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Today I Carpooled

Today I carpooled. 

I drove my husband to work.

When we moved to the beach where we can walk or bike most places, we downgraded to having only one car. Normally this works well for us. He bikes to work and I have the car for errands or grocery shopping. Or he takes the car and I bike or walk as. Most of our daily routine, including work, is about a mile from our home, so it is a short commute no matter the mode of transportation. 

Today, though, it was very windy, and not just the beach breeze that comes with living on the Atlantic, but true wind. Strong gusts, enough to make you stumble while walking. So instead of riding his bike, I drove him to work. 

Why is this significant? Why is it worth writing about? In some ways, it’s not. It’s a very routine part of our lives. He would have just taken the car on his own if I didn’t have errands a few miles away that I needed to drive to today. The significance lies in the reason; it lies in the purpose of having one car. It’s better financially, both in payments and insurance costs. It’s better for the environment. We only have room to park one car at our home, so it’s more convenient. Plus, it forces us to slow down, really be intentional about where we’re going and why. And it reflects the simplistic lifestyle we prefer to live in.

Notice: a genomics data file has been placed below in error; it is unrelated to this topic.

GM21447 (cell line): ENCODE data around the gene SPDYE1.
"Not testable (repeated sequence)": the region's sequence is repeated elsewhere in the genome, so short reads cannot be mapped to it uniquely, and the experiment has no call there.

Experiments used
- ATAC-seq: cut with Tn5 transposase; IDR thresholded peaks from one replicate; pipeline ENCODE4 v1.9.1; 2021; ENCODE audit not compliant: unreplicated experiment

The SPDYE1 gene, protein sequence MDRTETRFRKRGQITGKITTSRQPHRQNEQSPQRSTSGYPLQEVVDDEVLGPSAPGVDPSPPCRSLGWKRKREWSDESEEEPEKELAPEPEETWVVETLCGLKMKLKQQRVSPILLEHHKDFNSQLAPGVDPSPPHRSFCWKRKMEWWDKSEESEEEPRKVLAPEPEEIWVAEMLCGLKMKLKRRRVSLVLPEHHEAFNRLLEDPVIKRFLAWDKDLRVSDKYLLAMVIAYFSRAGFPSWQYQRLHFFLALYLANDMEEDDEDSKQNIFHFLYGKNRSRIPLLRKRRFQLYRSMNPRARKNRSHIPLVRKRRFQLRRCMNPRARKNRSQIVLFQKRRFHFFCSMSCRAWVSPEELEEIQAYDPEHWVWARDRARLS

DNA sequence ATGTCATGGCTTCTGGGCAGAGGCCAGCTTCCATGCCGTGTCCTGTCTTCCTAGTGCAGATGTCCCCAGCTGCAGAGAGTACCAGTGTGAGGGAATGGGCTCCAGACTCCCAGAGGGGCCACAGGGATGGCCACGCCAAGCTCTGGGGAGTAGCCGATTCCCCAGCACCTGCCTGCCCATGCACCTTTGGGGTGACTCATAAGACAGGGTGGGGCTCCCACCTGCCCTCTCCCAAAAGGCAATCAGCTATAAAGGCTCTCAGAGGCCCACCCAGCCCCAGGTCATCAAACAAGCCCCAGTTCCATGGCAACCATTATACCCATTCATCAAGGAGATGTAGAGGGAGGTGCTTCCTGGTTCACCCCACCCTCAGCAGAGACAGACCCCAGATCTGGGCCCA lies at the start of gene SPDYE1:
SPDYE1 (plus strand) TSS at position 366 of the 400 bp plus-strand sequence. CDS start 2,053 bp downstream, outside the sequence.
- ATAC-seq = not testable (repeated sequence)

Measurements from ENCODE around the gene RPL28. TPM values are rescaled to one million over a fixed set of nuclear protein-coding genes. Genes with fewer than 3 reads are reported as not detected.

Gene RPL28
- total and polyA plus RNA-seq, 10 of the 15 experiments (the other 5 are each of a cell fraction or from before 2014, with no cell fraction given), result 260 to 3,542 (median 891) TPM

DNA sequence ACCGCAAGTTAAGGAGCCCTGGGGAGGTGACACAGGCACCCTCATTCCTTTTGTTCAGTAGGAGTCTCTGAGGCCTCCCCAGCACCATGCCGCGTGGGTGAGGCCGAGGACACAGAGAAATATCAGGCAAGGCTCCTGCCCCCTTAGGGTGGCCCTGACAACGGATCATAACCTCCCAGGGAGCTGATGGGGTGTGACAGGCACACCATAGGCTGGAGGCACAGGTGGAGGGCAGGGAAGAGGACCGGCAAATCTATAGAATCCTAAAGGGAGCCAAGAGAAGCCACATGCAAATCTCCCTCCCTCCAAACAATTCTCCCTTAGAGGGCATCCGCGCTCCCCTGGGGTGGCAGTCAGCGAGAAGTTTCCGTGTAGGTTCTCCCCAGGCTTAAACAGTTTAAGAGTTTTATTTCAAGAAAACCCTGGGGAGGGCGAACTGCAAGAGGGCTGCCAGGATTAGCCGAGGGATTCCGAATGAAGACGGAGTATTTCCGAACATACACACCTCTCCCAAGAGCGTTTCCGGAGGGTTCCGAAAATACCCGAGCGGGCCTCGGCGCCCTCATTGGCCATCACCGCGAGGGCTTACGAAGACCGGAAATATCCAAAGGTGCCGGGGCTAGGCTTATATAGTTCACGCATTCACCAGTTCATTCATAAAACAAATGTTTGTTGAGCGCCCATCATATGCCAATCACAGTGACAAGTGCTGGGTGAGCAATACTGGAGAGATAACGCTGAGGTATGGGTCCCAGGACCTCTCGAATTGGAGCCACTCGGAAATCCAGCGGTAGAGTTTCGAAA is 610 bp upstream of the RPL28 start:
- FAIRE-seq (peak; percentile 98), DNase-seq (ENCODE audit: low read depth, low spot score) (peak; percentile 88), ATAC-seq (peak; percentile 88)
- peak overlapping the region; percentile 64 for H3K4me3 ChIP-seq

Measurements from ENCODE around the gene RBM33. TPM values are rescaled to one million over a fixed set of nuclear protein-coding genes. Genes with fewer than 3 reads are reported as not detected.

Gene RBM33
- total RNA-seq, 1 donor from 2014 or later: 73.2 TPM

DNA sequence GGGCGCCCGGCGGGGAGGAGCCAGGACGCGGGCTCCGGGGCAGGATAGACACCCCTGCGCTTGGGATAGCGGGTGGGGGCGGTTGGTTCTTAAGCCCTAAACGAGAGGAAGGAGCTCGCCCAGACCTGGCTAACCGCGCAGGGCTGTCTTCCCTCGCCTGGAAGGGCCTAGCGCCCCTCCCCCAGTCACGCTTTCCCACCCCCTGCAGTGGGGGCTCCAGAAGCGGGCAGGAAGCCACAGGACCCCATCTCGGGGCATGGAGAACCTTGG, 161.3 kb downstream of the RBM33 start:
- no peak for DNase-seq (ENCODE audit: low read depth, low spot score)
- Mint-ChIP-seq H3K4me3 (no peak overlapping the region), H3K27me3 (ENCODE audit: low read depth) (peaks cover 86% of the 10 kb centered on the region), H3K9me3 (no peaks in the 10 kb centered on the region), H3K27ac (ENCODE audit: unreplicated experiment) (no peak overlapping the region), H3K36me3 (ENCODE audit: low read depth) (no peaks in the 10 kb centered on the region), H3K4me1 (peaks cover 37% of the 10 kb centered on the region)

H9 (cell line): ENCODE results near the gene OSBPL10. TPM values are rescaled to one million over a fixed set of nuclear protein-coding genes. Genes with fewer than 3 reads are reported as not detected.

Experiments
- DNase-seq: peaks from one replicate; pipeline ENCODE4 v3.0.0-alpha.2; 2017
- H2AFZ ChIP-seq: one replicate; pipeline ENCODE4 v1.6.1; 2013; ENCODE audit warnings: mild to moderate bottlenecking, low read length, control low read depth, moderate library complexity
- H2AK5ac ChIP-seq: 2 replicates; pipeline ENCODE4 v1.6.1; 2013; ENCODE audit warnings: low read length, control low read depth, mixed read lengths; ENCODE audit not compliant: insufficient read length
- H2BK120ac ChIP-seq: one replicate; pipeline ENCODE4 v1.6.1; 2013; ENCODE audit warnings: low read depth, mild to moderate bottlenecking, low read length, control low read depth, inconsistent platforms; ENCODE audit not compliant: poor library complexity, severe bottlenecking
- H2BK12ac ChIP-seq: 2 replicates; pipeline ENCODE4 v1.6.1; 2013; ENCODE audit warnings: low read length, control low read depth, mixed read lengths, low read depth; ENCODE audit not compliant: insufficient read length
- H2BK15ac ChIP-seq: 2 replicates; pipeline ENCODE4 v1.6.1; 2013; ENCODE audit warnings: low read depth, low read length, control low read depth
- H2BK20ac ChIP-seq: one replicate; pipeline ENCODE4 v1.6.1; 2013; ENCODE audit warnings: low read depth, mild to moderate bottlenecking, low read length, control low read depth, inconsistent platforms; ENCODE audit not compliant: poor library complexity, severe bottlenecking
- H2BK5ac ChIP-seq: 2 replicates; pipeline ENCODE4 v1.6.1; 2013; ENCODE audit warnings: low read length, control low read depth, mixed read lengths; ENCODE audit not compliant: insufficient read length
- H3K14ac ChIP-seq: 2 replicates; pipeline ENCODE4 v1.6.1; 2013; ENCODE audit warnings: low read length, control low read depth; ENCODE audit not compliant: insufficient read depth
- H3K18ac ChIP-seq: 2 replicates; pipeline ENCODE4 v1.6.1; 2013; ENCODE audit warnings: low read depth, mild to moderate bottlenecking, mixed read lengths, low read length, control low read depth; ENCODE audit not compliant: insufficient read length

When I think about simplicity as a lifestyle, I like to filter it through the amount of time I spend with the things I own. I make decisions on what to keep or how to keep it based on the time I spend using it. For example, we don’t really use a microwave. We have limited counter space, so we store the microwave that was provided by our landlord on top of the fridge, and then pull it down to the counter when we need to use it. Why would we need to keep something set up and ready for action that we use up to 30 seconds a day? I don’t think I’ve ever actually used it. Another example, having a second car. Why would we pay hundreds of dollars per month on a vehicle that drives two miles a day, and sits stationary all day at my husband’s office and then all night at home? We’ve needed two cars and a counter-parked microwave in other seasons in our lives, when we had undulating schedules, worked farther from home, and ate more frozen foods. But currently, these are impractical tools based on the time we spend using them. 

It’s worth writing about because it’s a reminder that simplicity looks drastically different from one person to the next, and from one season to the next. To me, simplicity is less about what you have and more about why you have it. It’s less about what you do and more about why you do it. 

Today I carpooled. 

I drove my husband to work. And I lived simply.  

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